It is less than two weeks until pitchers and catchers report in Clearwater, and the Philadelphia Phillies could still afford to make some improvements to their roster. One area in particular that could use some help is the starting rotation, as the options after Cole Hamels and Cliff Lee are not that great. At this point in the offseason there often are not too many options teams can add to vastly improve their rosters. However, the Phillies have the opportunity to do just that before spring training begins. They can do this by signing pitcher A.J. Burnett, who recently said that he intended to pitch in 2014 after mulling retirement.
Burnett is a really good fit for the Phillies who are in need of pitchers, and he also is reportedly looking to stay near his Baltimore area home. It sounds like a good match between the player and team for those circumstances, but it goes beyond that. Burnett is a great groundball pitcher, finishing 2013 with a ground-ball rate of 56.7%, which was second-best in the majors to Trevor Cahill. This along with his ability to strike out batters, with K/9 rate of 9.8 last season, makes Burnett a good fit to pitch in the hitter friendly Citizens Bank Park.
Burnett went 10-11 with a 3.30 ERA last year with Pittsburgh, serving as a key member of a rotation that led the Pirates to a winning season and the playoffs for the first time in 21 seasons. Since returning to the National League, Burnett has enjoyed better success than his last few years in the AL. For the first time since 2007, Burnett’s ERA dropped under four when he joined the Pirates in 2012. On top of this, Burnett has started at least 30 games a season since 2008, and has won at least 10 games going back to 2004.
However, not everything is perfect for this deal to happen. Considering that Burnett wishes to remain close to Baltimore, he will likely demand a no-trade clause, which the Phillies do not grant besides partial ones such as the one Jimmy Rollins has. The front office should be willing to give Burnett the partial no-trade clause as they’re in need of quality starting pitchers. Another question is how much it will cost to sign Burnett, who made $16.5 million last season, with the Yankees paying $8.5 million. He most likely will not sign for less, but if the Phillies add Burnett to their over $160 million payroll, they will still be under the luxury tax threshold.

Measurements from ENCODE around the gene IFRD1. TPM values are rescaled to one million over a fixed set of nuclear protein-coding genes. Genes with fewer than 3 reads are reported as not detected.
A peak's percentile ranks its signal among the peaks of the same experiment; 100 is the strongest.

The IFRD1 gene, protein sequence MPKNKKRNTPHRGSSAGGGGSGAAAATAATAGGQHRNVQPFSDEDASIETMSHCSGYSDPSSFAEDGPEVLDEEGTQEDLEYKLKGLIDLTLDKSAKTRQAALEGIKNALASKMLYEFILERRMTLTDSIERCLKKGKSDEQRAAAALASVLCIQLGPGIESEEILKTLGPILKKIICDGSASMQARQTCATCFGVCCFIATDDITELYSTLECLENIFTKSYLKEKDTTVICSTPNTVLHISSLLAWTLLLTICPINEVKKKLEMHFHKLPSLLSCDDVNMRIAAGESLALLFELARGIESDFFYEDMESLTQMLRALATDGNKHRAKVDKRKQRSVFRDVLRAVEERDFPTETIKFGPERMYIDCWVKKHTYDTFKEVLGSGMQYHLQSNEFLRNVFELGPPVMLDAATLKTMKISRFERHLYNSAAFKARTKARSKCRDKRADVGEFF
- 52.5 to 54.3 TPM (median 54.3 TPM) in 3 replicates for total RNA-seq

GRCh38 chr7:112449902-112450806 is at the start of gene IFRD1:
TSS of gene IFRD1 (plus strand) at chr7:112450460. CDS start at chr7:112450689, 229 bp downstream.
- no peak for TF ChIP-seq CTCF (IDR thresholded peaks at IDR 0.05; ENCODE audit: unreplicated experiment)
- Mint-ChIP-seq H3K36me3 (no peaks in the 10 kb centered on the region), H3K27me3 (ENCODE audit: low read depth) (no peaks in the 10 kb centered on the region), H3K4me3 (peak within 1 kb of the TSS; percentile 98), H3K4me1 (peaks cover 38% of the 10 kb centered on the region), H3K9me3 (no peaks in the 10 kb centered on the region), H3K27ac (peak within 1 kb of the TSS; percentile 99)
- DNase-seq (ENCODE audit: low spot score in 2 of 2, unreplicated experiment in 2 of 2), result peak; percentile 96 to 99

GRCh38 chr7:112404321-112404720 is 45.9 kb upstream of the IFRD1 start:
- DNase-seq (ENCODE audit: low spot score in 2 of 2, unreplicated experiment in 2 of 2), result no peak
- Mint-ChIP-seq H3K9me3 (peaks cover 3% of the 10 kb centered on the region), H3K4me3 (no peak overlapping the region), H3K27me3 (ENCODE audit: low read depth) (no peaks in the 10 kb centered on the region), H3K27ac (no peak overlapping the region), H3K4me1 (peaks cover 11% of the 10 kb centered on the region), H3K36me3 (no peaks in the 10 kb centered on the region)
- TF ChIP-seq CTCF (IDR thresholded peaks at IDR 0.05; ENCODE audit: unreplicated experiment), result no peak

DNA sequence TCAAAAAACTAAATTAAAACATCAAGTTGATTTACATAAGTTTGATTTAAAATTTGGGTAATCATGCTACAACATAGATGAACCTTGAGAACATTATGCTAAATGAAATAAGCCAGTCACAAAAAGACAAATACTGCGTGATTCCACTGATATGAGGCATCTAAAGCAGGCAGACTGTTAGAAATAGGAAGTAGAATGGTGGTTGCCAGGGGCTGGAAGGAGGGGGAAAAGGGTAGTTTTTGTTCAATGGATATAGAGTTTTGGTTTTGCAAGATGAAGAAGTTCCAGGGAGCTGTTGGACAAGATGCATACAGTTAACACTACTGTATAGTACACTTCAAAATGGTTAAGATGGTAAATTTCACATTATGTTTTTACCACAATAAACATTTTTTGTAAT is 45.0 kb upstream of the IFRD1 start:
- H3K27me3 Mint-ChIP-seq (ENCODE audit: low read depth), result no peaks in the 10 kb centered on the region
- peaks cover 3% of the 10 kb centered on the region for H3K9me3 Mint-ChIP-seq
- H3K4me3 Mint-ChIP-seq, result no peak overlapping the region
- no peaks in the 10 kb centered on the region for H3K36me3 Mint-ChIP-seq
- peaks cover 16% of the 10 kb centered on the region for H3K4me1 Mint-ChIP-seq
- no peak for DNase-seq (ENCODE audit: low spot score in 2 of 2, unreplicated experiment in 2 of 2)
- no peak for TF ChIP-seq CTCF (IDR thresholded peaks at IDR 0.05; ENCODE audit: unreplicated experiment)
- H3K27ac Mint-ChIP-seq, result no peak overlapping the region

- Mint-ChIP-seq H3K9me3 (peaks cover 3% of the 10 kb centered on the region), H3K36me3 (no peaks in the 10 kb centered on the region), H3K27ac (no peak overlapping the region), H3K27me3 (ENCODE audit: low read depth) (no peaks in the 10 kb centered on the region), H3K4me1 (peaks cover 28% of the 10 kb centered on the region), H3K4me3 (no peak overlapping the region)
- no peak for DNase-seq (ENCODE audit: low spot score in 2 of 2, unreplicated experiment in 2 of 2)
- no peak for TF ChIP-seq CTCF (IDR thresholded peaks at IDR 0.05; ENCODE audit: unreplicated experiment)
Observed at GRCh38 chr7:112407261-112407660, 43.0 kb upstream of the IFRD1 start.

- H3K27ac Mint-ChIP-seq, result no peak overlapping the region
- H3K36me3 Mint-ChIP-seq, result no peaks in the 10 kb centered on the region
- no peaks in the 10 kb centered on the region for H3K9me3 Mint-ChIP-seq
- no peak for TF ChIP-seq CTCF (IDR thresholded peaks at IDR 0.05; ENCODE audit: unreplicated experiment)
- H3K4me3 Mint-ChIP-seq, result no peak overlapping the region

The Phillies have to consider whether or not it is worth paying so much for Burnett if they possibly do not contend. Since he will most likely want at least a partial no-trade clause, it would be hard to move Burnett if the Phils are not contending by the time July rolls around, despite a starting pitcher being an attractive piece around the trade deadline. At the same time, adding Burnett could increase the chances that the Phillies are still in contention around the trade deadline.
There are also the implications that Burnett’s addition could alter the team’s projected starting rotation. Since Kyle Kendrick and Roberto Hernandez both signed to be starters, then Miguel Alfredo González is most likely to be the odd man out. He has not pitched competitively in over two years and never in the MLB. Due to this he may serve better as a bullpen arm in order to gain more experience before starting. At that point the Phillies rotation would look like this:
- Cole Hamels
- Cliff Lee
- A.J. Burnett
- Kyle Kendrick
- Roberto Hernandez
This gives the team a rotation of veterans with more concrete expectations than the unknown of Miguel Alfredo González. In the end, adding Burnett just makes too much sense if the Phillies wish to contend this season.